UNITED Nations investigators are preparing to question former Pakistani president Pervez Musharraf about the assassination of Benazir Bhutto, amid mounting doubts over official versions of how she died and claims of a cover-up.
The Weekend Australian Magazine reveals today evidence that a bullet – probably sniper fire from a high-velocity rifle – killed the former prime minister.
The Musharraf regime said a “bump on the head” resulting from a Taliban or al-Qa’ida suicide bomber killed Bhutto on December 27, 2007, shortly before an election she was expected to win.
This evidence contradicts the regime’s claim that the murder was the work of the Pakistan Taliban leader Baitullah Mehsud, who was killed in a US unmanned drone attack.
There is no history of the militants using sniper fire – or even regular gunfire – in any of the hundreds of suicide attacks they have mounted in Pakistan.
Also revealed in The Weekend Australian Magazine is detail of the cover-up that followed Bhutto’s murder. The crime scene in Liaquat Bagh, a park in Rawalpindi, was washed with high-pressure hoses within 45 minutes of the blast, destroying almost all forensic evidence.
Naheed Khan, Bhutto’s political secretary for 23 years, who cradled her head as she died, told The Weekend Australian Magazine: “There were bullets coming from different directions. There are lots of high buildings overlooking the area. This was a typical intelligence (agency) operation.”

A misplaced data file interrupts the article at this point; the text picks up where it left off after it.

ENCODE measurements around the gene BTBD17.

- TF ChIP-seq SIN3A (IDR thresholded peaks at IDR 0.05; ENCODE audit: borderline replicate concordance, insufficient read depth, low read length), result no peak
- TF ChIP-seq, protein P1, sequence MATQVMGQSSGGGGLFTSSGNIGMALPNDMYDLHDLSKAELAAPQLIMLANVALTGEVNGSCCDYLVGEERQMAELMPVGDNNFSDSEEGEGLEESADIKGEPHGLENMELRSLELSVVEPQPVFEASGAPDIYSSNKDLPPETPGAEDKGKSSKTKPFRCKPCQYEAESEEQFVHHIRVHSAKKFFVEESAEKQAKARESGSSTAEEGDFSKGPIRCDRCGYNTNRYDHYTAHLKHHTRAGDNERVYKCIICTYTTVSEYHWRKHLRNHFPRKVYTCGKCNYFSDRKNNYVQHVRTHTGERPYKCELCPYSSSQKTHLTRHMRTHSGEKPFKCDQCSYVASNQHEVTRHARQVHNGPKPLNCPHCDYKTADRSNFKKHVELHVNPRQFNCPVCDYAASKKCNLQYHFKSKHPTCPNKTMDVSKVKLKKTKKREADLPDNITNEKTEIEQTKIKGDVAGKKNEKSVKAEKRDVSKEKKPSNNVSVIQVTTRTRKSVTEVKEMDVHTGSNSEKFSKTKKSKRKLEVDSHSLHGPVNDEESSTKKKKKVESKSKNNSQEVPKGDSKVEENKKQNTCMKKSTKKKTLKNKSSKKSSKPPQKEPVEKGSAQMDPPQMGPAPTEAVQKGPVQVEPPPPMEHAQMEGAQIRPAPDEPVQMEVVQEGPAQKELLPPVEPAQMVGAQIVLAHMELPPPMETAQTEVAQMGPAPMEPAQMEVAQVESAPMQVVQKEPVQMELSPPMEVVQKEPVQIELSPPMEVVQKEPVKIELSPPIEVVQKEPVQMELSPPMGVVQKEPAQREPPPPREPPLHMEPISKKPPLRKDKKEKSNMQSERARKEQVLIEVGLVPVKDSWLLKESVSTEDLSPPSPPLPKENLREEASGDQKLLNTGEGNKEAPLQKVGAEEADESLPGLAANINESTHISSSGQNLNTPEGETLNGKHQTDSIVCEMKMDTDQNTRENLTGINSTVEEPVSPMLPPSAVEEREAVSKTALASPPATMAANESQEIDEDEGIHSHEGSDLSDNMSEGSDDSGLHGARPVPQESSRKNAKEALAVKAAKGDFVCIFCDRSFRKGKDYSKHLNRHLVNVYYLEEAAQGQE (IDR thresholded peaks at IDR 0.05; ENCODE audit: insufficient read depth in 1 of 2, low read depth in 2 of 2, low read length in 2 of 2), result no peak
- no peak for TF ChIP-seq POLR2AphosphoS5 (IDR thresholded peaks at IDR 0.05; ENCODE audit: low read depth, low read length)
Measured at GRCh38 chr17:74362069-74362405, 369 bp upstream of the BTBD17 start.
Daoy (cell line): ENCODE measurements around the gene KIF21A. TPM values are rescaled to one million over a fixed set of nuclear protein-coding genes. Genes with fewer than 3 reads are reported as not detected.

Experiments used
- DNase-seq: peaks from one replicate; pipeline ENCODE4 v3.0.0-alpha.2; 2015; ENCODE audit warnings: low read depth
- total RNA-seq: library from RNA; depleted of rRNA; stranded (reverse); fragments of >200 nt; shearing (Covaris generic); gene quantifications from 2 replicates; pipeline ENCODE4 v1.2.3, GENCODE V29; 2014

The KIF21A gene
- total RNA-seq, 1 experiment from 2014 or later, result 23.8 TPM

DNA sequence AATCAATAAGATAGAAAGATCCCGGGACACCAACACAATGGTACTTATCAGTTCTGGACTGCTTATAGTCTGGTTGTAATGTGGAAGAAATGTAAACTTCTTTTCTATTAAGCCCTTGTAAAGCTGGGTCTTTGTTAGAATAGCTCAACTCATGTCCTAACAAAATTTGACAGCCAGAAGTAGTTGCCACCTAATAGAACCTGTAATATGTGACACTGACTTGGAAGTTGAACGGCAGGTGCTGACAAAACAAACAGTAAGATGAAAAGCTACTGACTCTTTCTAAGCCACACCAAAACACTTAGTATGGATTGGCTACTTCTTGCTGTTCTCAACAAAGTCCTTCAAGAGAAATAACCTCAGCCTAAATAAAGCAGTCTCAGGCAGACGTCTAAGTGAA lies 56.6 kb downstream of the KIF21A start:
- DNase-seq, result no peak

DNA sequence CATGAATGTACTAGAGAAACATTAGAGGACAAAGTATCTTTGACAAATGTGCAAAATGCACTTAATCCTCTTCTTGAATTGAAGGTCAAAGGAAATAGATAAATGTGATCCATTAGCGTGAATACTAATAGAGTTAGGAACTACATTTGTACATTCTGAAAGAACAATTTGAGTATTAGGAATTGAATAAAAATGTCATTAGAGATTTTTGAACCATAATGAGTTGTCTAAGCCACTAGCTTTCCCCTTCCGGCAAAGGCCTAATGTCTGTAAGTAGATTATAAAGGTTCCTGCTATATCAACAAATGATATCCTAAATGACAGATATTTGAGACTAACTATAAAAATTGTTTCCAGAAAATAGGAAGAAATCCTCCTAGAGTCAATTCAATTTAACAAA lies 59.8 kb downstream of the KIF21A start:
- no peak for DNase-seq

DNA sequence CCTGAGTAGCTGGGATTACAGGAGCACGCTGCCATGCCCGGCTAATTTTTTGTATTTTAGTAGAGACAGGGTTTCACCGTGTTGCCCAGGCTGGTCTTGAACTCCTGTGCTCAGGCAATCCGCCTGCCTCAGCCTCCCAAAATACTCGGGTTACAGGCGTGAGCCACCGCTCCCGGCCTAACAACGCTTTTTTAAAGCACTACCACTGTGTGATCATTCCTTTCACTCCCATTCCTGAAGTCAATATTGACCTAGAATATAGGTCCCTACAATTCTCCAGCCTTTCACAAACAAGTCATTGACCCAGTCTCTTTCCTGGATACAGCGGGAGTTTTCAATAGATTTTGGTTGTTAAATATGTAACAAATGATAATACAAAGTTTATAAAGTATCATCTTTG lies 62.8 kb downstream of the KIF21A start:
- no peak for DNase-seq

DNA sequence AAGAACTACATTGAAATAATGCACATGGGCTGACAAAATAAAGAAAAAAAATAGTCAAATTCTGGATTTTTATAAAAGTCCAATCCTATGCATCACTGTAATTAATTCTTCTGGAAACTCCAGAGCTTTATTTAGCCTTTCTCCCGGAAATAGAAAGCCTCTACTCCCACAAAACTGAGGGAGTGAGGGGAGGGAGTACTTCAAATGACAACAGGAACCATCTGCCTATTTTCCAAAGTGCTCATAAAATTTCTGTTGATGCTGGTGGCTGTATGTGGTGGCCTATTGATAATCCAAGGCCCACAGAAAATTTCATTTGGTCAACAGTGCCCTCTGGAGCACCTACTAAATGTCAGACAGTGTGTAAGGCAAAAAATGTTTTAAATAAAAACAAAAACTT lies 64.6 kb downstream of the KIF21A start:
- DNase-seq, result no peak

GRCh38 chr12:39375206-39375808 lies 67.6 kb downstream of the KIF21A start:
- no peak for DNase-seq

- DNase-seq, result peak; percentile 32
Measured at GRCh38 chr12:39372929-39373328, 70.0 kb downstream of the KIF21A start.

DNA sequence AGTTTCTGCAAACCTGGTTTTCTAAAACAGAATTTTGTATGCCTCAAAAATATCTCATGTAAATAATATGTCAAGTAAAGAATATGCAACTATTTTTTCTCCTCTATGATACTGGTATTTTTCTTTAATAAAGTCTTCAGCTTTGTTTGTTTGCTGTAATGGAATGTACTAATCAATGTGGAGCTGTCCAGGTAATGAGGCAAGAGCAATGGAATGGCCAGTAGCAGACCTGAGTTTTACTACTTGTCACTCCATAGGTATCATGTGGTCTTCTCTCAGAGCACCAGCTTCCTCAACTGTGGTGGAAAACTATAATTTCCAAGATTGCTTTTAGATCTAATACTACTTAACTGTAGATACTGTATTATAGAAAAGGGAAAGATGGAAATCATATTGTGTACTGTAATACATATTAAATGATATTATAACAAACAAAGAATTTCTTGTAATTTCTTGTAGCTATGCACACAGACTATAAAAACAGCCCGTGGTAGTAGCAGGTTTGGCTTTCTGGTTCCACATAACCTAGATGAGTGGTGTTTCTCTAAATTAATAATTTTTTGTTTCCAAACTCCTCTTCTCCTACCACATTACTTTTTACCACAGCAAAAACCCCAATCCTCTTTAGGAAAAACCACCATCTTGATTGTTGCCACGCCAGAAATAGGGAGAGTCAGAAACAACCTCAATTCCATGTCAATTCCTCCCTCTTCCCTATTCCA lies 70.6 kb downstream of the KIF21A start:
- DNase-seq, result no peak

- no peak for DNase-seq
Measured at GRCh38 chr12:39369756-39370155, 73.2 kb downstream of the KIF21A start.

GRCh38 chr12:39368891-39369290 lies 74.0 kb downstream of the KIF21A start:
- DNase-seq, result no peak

Ms Khan’s husband, senator Safdar Abbasi, who is also a doctor, was in the Toyota Landcruiser when Bhutto was attacked. “The way she died – her instant death – suggests very sharp sniper fire. A typical intelligence (agency) operation.”
The Weekend Australian Magazine reveals that, despite the law in Pakistan mandating autopsies in all cases of murder, and doctors attending Bhutto telling police that one should be carried out, none was performed on her or others who died in Liaquat Bagh.
Within hours, her body had been flown to Sindh province for burial, without a full forensic examination.
There is no suggestion of any involvement by Mr Musharraf in her murder. But the UN investigators want to question the former general. Given the authority he wielded in Pakistan, including over the army and its agencies, Mr Musharraf, 66, is thought to be in a better position than most to cast light on events surrounding the assassination.
At his apartment off London’s Edgeware Road, living under the protection of the British government, Mr Musharraf has appeared untroubled by demands to bring him back to Pakistan. He has played bridge with friends and eaten out during the holy month of Ramadan.
An internationally brokered secret deal allowed Mr Musharraf to step down and assured his future security.
After long delays in getting Security Council approval for its mission, the UN investigators started looking into Bhutto’s death in July and are expected to report to Secretary-General Ban Ki-moon this year.
The investigators are reported to be preparing to talk to people in London and Washington, including CNN presenter Wolf Blitzer. On October 20, 2007, Bhutto sent Blitzer an email, through a friend, reading: “If it is God’s will, nothing will happen to me. But if anything happened to me, I would hold Pervez Musharraf responsible.”
Investigations into Bhutto’s killing are the subject of controversy in Pakistan.